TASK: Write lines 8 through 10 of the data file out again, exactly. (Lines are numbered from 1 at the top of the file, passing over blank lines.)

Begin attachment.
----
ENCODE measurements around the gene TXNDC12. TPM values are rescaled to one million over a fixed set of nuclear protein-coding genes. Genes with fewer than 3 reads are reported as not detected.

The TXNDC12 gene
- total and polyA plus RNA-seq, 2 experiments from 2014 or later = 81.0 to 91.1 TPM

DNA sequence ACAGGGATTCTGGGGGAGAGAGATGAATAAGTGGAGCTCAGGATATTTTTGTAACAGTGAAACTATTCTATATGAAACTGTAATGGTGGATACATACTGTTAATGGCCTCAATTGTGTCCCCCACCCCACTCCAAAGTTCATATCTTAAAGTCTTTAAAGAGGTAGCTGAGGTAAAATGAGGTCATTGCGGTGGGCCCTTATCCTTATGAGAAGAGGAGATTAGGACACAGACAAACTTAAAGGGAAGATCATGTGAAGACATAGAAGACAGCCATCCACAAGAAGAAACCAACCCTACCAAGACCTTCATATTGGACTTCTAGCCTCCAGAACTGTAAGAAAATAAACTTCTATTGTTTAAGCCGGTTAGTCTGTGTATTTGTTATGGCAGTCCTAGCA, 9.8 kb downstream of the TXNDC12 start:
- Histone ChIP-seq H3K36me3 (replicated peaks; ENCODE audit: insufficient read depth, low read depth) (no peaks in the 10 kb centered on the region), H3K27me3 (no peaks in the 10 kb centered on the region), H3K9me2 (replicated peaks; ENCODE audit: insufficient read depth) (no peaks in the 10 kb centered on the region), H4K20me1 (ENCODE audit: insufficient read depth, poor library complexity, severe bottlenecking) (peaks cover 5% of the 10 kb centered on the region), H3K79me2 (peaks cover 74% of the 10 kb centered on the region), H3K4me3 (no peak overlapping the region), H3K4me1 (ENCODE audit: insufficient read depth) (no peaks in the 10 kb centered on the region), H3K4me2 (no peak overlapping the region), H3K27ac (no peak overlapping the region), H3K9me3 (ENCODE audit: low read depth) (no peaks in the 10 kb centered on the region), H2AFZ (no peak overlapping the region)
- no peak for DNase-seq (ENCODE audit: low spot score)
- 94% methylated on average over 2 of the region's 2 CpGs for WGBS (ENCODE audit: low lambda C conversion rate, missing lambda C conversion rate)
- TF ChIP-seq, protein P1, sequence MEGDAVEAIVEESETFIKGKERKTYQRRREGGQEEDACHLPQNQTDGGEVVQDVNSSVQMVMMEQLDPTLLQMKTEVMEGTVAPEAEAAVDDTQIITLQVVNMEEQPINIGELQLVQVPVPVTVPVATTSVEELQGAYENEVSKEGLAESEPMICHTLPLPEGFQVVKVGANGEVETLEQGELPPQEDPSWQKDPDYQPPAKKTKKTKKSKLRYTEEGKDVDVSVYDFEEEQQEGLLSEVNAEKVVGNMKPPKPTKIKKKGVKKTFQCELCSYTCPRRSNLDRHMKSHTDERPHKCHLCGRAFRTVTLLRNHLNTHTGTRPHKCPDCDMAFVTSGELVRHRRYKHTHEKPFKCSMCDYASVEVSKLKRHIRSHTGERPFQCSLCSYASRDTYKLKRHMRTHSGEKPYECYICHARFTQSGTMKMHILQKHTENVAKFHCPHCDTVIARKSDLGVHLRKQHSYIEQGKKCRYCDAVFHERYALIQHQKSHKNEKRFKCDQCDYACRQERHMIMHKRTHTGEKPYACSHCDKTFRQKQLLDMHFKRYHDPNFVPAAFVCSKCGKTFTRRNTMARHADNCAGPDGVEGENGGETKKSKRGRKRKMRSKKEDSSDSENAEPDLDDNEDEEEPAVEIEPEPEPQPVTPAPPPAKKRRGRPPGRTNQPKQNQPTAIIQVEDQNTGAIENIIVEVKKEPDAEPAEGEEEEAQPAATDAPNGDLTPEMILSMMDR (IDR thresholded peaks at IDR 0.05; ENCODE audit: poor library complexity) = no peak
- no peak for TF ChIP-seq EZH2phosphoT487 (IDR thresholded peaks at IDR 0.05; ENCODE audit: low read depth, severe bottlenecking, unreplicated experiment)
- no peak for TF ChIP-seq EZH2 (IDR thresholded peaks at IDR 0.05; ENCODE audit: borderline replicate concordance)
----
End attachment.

- TF ChIP-seq, protein P1, sequence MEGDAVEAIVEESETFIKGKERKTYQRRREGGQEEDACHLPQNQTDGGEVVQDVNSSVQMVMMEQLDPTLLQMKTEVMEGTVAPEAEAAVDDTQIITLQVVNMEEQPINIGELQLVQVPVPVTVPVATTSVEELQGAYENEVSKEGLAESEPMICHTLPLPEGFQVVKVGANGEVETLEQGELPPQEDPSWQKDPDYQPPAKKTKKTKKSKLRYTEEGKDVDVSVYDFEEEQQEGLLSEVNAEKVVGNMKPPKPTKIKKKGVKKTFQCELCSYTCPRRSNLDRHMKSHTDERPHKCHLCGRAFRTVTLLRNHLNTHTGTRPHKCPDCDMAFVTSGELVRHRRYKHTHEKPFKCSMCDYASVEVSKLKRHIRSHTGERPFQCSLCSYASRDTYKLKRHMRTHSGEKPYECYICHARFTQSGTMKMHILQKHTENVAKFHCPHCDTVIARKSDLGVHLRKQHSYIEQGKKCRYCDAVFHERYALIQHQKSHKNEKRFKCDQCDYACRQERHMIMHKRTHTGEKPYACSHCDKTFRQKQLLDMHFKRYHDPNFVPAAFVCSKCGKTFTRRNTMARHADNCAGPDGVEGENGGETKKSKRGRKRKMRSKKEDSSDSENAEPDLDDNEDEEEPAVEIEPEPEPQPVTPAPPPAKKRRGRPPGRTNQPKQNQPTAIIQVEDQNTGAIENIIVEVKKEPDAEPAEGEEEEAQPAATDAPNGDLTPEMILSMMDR (IDR thresholded peaks at IDR 0.05; ENCODE audit: poor library complexity) = no peak
- no peak for TF ChIP-seq EZH2phosphoT487 (IDR thresholded peaks at IDR 0.05; ENCODE audit: low read depth, severe bottlenecking, unreplicated experiment)
- no peak for TF ChIP-seq EZH2 (IDR thresholded peaks at IDR 0.05; ENCODE audit: borderline replicate concordance)